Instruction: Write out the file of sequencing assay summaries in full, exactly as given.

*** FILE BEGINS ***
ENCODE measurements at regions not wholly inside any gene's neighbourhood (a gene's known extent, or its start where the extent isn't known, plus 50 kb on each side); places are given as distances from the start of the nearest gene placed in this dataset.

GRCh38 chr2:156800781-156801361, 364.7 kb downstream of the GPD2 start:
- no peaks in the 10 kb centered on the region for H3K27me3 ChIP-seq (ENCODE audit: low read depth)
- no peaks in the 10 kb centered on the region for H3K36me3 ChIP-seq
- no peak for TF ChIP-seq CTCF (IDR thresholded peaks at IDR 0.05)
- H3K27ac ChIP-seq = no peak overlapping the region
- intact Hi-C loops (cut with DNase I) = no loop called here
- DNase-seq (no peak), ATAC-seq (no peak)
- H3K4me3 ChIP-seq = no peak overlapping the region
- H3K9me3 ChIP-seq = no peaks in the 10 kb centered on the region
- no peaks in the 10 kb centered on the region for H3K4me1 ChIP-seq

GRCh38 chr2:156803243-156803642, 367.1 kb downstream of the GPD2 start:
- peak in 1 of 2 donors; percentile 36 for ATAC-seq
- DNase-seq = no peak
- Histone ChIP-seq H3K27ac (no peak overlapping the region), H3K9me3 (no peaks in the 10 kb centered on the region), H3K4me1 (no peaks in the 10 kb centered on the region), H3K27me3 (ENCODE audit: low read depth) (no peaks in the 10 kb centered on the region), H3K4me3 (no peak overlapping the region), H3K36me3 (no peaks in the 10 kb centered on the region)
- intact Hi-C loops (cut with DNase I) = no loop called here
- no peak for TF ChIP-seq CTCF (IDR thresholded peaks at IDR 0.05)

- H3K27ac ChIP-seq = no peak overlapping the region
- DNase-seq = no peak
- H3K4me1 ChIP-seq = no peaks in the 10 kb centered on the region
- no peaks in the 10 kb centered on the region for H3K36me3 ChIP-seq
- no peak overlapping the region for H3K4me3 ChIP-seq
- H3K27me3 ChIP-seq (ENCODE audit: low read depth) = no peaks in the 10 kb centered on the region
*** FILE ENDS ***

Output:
ENCODE measurements at regions not wholly inside any gene's neighbourhood (a gene's known extent, or its start where the extent isn't known, plus 50 kb on each side); places are given as distances from the start of the nearest gene placed in this dataset.

GRCh38 chr2:156800781-156801361, 364.7 kb downstream of the GPD2 start:
- no peaks in the 10 kb centered on the region for H3K27me3 ChIP-seq (ENCODE audit: low read depth)
- no peaks in the 10 kb centered on the region for H3K36me3 ChIP-seq
- no peak for TF ChIP-seq CTCF (IDR thresholded peaks at IDR 0.05)
- H3K27ac ChIP-seq = no peak overlapping the region
- intact Hi-C loops (cut with DNase I) = no loop called here
- DNase-seq (no peak), ATAC-seq (no peak)
- H3K4me3 ChIP-seq = no peak overlapping the region
- H3K9me3 ChIP-seq = no peaks in the 10 kb centered on the region
- no peaks in the 10 kb centered on the region for H3K4me1 ChIP-seq

GRCh38 chr2:156803243-156803642, 367.1 kb downstream of the GPD2 start:
- peak in 1 of 2 donors; percentile 36 for ATAC-seq
- DNase-seq = no peak
- Histone ChIP-seq H3K27ac (no peak overlapping the region), H3K9me3 (no peaks in the 10 kb centered on the region), H3K4me1 (no peaks in the 10 kb centered on the region), H3K27me3 (ENCODE audit: low read depth) (no peaks in the 10 kb centered on the region), H3K4me3 (no peak overlapping the region), H3K36me3 (no peaks in the 10 kb centered on the region)
- intact Hi-C loops (cut with DNase I) = no loop called here
- no peak for TF ChIP-seq CTCF (IDR thresholded peaks at IDR 0.05)

- H3K27ac ChIP-seq = no peak overlapping the region
- DNase-seq = no peak
- H3K4me1 ChIP-seq = no peaks in the 10 kb centered on the region
- no peaks in the 10 kb centered on the region for H3K36me3 ChIP-seq
- no peak overlapping the region for H3K4me3 ChIP-seq
- H3K27me3 ChIP-seq (ENCODE audit: low read depth) = no peaks in the 10 kb centered on the region